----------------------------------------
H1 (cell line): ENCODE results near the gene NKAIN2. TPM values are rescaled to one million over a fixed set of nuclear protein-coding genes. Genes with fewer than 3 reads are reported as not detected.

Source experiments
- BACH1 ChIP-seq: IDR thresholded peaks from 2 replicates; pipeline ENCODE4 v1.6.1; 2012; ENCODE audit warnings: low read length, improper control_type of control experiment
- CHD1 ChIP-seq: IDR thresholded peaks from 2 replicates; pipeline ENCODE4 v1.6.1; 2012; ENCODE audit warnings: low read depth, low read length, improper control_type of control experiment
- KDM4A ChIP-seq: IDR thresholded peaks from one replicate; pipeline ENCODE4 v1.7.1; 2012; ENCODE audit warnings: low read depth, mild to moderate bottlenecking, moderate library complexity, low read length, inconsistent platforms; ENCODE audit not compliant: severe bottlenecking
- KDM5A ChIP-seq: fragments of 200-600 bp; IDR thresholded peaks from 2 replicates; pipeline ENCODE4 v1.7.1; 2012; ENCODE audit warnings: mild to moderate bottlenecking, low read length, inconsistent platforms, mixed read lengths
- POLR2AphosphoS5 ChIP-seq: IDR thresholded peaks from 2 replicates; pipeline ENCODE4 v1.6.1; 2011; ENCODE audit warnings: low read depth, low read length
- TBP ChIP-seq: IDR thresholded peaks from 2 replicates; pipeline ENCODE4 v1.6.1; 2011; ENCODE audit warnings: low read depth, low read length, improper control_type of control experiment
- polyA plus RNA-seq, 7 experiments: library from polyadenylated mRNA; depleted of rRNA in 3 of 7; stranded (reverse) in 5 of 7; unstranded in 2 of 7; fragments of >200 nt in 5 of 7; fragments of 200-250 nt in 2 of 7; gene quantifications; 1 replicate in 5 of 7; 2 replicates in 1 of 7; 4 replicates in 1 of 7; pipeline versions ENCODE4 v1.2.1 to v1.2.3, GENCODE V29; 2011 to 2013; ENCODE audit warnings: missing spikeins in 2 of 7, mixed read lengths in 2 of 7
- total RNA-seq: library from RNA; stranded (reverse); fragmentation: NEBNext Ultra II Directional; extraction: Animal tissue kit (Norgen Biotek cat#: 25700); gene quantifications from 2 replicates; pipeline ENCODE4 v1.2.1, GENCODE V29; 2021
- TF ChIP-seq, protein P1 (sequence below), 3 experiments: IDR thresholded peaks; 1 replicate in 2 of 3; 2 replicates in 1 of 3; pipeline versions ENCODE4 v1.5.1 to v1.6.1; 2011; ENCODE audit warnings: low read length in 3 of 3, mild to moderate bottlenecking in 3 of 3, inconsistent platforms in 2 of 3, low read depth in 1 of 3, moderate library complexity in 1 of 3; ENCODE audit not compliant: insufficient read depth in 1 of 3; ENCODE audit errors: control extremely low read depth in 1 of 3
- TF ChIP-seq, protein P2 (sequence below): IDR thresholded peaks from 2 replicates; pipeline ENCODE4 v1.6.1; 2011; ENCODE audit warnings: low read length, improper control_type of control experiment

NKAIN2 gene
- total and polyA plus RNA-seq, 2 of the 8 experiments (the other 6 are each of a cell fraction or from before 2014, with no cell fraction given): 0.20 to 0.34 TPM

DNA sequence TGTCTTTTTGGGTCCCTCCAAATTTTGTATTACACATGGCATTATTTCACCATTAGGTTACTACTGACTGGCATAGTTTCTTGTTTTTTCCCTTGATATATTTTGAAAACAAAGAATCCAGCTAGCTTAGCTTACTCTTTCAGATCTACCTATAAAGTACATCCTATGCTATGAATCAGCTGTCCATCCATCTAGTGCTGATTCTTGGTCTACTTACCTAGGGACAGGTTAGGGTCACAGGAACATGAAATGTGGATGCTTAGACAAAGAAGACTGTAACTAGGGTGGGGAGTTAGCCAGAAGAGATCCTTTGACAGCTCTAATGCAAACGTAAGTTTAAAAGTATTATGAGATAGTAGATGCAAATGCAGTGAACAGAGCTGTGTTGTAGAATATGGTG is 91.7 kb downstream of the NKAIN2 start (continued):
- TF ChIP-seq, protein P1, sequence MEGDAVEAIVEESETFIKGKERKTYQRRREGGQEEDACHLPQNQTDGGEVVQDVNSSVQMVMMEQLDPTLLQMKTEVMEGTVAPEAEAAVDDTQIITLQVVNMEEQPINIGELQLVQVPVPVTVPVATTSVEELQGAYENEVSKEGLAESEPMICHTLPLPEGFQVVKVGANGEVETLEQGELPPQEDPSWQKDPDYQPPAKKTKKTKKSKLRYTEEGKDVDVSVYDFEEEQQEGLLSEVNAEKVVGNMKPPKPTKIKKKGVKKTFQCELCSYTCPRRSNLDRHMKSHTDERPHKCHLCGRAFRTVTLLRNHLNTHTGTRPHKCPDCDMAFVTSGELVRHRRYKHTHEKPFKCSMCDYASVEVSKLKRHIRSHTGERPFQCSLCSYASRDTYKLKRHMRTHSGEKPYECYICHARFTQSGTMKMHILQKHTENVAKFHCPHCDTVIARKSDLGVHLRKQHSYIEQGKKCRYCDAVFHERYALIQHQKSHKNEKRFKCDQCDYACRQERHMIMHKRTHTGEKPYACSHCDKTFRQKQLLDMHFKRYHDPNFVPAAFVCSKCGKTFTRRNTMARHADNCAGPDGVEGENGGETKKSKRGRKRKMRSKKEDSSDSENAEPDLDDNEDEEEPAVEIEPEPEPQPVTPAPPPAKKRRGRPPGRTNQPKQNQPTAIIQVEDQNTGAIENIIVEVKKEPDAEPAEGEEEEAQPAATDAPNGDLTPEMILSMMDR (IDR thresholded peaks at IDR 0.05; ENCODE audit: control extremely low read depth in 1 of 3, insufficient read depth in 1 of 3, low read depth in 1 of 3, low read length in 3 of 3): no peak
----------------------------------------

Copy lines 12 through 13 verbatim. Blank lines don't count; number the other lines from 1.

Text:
- TF ChIP-seq, protein P2 (sequence below): IDR thresholded peaks from 2 replicates; pipeline ENCODE4 v1.6.1; 2011; ENCODE audit warnings: low read length, improper control_type of control experiment

NKAIN2 gene